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19 Aug 2022

Research suggests Monkeypox is sexually transmitted.

Further work required but this could be an important step in helping us to minimise transmission.

Several months after community transmission of Monkeypox in non-endemic countries was established, the World Health Organisation has declared that the continuing spread of Monkeypox is now a public health emergency of international concern.
From a World Health Organisation perspective, that’s as serious as things get. It’s a big deal. The last time that the WHO declared a public health emergency of international concern – a PHEIC – was for the outbreak of Covid-19.
A PHEIC is defined by WHO as a public health risk that potentially requires a coordinated international response.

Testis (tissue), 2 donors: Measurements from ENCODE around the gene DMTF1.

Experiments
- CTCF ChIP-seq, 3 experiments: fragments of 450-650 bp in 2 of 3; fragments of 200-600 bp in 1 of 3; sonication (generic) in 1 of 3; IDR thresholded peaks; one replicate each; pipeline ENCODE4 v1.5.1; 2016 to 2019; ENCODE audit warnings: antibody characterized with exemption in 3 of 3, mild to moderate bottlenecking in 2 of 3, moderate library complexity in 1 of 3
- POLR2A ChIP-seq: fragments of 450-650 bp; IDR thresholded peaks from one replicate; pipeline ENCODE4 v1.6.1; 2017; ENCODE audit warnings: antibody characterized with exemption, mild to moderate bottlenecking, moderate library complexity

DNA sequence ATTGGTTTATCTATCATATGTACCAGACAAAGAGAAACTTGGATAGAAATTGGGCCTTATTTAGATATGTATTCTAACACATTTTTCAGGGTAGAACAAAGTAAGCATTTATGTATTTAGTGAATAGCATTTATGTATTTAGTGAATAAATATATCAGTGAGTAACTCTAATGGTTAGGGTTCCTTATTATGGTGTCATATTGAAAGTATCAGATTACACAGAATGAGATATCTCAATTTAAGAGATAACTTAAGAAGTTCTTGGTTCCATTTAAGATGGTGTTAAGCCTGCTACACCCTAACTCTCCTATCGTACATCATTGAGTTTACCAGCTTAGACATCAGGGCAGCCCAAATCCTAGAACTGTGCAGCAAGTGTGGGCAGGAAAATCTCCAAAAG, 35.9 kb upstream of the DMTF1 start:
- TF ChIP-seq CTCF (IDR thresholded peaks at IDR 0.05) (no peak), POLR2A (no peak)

Based on the WHO’s current assessment, the risk globally is assessed as “moderate” while in Europe that risk is “high”.
The current data from WHO indicates over 16K confirmed monkeypox cases, spread across 75 countries. There have been five deaths recorded in connection to this current outbreak. Currently, most cases are in Europe.
As we have seen from the beginning of this outbreak, the WHO has confirmed that the majority of cases continues to be detected within men who have sex with men. Monkeypox is not a Sexually Transmitted Infection but it is spread by close or intimate contact and sex is a really effective way for Monkeypox to spread. There’s nothing about Monkeypox that limits it to men who have sex with men, it’s just that we’re the demographic that it’s made initial contact with.
The general consensus is that health agencies in countries such as the UK – which is pretty much the epicentre of this outbreak – has been slow. It now seems to be accepted that a vaccination programme is going to be the most effective way to navigate this outbreak. Availability of vaccines has been limited but is now ramping up.